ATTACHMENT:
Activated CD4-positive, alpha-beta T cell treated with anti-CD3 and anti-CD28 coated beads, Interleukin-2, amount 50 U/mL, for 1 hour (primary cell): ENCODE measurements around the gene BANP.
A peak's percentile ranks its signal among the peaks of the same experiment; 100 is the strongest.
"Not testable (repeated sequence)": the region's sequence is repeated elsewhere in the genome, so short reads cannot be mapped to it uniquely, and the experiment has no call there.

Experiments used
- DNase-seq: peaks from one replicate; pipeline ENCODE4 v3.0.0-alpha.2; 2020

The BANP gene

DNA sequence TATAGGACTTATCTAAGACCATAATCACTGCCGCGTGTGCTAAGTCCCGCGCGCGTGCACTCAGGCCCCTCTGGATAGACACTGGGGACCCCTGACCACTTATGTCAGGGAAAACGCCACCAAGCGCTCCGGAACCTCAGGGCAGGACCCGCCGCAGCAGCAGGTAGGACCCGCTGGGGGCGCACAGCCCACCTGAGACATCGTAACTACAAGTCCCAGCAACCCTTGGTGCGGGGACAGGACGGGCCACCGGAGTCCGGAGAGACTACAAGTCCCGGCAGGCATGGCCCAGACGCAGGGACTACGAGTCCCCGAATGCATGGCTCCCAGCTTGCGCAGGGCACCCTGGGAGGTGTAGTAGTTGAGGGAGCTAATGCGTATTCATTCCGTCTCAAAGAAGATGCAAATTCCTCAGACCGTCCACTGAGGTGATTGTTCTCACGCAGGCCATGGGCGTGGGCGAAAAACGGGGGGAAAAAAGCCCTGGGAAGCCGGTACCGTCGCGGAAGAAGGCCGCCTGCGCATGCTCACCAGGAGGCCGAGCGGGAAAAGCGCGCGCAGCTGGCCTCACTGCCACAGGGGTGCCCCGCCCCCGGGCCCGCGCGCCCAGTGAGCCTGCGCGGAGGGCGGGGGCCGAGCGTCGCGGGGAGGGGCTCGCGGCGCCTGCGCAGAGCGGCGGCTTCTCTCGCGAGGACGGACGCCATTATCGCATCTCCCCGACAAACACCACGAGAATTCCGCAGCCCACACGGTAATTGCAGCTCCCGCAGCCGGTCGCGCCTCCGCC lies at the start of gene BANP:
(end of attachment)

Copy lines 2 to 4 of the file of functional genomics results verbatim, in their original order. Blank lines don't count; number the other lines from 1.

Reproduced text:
A peak's percentile ranks its signal among the peaks of the same experiment; 100 is the strongest.
"Not testable (repeated sequence)": the region's sequence is repeated elsewhere in the genome, so short reads cannot be mapped to it uniquely, and the experiment has no call there.

Experiments used